Sometimes, it makes sense for critters across the animal kingdom to chow down on their own young.

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- Maarten Bremer
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Credits (and Twitter handles):
Script Writer: Rachel (@RA_Becks)
Script Editor: Alex Reich (@alexhreich)
Video Illustrator: Ever Salazar (@eversalazar)
Video Director: Emily Elert (@eelert)
Video Narrator: Emily Elert (@eelert)
With Contributions From: Henry Reich, Kate Yoshida, Peter Reich, David Goldenberg
Music by: Nathaniel Schroeder: http://www.soundcloud.com/drschroeder


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FYI: We try to leave jargon out of our videos, but if you want to learn more about this topic, here are some handy keywords to get your googling started:
- Filial cannibalism: is a form of infanticide that occurs when an adult individual of a species consumes all or part of the young of its own species or immediate offspring.

Species featured in this video:
- Hamsters (Cricetinae family)
- Assassin bug (Rhinocoris tristis)
- Red Tailed Monkeys (Cercopithecus ascanius)
- Long Tailed Skink (Eutropis longicaudata)
- Egg-eating snake (Oligodon formosanus)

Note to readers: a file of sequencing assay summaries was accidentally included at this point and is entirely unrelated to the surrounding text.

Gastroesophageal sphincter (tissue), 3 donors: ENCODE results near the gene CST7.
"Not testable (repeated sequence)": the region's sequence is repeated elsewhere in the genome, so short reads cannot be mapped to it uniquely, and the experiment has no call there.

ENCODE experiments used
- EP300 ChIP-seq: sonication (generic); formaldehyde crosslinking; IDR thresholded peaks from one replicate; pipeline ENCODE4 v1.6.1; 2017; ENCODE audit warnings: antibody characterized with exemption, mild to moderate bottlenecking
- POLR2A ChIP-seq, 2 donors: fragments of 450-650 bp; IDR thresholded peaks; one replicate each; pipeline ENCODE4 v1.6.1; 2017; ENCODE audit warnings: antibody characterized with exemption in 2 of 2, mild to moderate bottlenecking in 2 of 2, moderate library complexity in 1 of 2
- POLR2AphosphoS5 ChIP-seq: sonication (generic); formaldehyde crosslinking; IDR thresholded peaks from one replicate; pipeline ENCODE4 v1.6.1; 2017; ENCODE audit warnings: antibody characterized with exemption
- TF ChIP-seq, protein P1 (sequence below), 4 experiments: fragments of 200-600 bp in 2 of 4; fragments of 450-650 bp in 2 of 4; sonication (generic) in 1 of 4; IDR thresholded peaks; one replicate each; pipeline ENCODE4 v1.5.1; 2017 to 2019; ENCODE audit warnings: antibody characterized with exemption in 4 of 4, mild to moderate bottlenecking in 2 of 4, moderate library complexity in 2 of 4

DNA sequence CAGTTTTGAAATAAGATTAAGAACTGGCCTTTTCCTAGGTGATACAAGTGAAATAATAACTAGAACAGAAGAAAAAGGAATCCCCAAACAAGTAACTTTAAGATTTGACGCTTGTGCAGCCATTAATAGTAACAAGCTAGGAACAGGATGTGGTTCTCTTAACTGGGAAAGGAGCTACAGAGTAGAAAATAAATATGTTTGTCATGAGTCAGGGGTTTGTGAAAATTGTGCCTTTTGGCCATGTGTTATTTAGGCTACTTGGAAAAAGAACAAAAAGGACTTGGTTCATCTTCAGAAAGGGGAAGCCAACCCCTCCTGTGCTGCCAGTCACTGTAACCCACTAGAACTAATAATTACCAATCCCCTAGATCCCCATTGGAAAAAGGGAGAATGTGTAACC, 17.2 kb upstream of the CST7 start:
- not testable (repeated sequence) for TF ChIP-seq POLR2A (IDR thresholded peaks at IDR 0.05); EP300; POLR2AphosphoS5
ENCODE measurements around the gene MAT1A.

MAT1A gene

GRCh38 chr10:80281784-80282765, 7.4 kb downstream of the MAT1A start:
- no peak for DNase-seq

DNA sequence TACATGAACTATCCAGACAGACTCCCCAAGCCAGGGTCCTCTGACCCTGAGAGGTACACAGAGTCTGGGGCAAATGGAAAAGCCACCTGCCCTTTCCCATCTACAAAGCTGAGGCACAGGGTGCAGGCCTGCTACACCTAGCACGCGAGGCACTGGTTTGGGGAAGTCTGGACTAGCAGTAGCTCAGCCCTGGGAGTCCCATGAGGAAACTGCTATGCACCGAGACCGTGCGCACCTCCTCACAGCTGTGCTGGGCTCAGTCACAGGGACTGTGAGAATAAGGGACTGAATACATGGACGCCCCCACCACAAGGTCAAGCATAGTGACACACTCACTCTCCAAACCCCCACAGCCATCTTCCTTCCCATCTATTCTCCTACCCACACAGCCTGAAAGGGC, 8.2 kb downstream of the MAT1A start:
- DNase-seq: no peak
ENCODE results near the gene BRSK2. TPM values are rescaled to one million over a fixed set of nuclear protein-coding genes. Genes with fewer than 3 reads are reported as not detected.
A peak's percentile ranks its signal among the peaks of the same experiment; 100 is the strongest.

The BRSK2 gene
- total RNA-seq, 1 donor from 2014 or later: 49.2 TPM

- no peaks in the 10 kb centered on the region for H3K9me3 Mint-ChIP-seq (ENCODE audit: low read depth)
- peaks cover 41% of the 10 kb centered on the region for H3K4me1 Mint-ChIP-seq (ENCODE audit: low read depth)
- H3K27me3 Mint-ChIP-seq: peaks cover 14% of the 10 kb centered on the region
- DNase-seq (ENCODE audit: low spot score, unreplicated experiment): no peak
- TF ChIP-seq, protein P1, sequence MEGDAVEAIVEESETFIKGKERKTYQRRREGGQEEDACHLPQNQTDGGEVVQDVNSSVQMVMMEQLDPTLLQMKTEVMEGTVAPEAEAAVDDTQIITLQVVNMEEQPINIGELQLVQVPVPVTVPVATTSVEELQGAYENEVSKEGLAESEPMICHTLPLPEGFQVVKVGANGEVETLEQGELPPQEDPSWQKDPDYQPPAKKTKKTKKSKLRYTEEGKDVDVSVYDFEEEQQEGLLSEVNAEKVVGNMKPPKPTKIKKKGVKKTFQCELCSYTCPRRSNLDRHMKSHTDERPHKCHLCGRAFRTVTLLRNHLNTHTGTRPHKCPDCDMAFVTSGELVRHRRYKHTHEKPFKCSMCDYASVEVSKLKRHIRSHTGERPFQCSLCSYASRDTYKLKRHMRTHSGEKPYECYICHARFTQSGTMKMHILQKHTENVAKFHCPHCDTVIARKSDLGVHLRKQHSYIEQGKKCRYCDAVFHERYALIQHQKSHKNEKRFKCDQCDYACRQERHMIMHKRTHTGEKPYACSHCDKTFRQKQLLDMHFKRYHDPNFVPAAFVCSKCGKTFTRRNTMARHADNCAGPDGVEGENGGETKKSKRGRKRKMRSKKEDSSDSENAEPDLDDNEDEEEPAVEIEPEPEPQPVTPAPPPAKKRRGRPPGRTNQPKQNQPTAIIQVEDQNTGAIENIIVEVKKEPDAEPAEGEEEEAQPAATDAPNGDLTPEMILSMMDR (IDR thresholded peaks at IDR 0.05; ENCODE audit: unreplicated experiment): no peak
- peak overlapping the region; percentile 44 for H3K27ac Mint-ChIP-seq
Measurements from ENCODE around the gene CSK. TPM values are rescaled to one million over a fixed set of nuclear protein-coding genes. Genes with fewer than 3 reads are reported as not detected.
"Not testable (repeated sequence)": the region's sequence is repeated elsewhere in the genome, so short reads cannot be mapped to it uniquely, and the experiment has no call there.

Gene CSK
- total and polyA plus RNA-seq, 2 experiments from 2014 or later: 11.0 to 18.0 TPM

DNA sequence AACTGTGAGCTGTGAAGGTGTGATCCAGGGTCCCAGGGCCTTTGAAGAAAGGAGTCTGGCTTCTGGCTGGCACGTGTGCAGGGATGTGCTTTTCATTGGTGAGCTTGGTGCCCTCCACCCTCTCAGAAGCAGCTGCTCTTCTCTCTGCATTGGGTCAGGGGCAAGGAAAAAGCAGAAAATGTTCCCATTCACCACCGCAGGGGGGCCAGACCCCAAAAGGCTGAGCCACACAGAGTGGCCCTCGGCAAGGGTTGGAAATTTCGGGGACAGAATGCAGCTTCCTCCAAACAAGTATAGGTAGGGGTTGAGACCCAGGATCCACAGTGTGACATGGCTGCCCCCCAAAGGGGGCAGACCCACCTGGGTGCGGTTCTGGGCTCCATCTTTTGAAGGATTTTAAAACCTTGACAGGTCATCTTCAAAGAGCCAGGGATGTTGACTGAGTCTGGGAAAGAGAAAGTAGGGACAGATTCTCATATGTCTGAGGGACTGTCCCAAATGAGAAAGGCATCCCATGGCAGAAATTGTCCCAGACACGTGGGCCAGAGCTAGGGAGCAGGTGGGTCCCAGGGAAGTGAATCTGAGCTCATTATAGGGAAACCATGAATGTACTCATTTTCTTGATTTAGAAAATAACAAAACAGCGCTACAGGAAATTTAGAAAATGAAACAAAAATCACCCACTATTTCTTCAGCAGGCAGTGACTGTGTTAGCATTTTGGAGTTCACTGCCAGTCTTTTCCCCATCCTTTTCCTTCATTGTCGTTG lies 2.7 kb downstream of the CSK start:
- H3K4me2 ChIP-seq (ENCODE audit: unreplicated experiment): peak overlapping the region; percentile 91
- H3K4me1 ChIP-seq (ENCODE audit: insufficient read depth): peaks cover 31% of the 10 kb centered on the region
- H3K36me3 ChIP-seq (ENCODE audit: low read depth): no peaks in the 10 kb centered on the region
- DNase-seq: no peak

- Sand goby (Pomatoschistus minutus)


Special thanks to Professor Hope Klug, from the University of Tennessee at Chattanooga, for help with research on this video!

Day, C. S., & Galef, B. G. (1977). Pup cannibalism: One aspect of maternal behavior in golden hamsters. Journal of Comparative and Physiological Psychology, 91(5), 1179-1189. doi:10.1037/h0077386

Gilbert, W. M., Nolan, P. M., Stoehr, A. M., & Hill, G. E. (2005). Filial Cannibalism at a House Finch Nest. The Wilson Bulletin, 117(4), 413-415. doi:10.1676/04-003.1
Full text: http://www.jstor.org/stable/20060130?seq=1#page_scan_tab_contents

Huang, W. (2008). Predation risk of whole-clutch filial cannibalism in a tropical skink with maternal care. Behavioral Ecology, 19(6), 1069-1074.
Full text: http://beheco.oxfordjournals.org/content/19/6/1069.full#ref-1

Klug, H., & Bonsall, M. (2007). When to Care for, Abandon, or Eat Your Offspring: The Evolution of Parental Care and Filial Cannibalism. The American Naturalist, 170(6), 886-901. doi:10.1086/522936
Abstract: http://www.journals.uchicago.edu/doi/10.1086/522936#rf13

Klug, H., & Lindstrom, K. (2008). Hurry-up and hatch: Selective filial cannibalism of slower developing eggs. Biology Letters, 4(2), 160-162. doi:10.1098/rsbl.2007.0589
Abstract: http://rsbl.royalsocietypublishing.org/content/4/2/160

Why do some fish eat their own eggs? - Phys.org. (n.d.). Retrieved October 19, 2016, from http://phys.org/news/2016-02-fish-eggs.html

Direct download: ME_96_-_Why_Do_Animals_Eat_Their_Babies.mp4
Category:general -- posted at: 11:06am EDT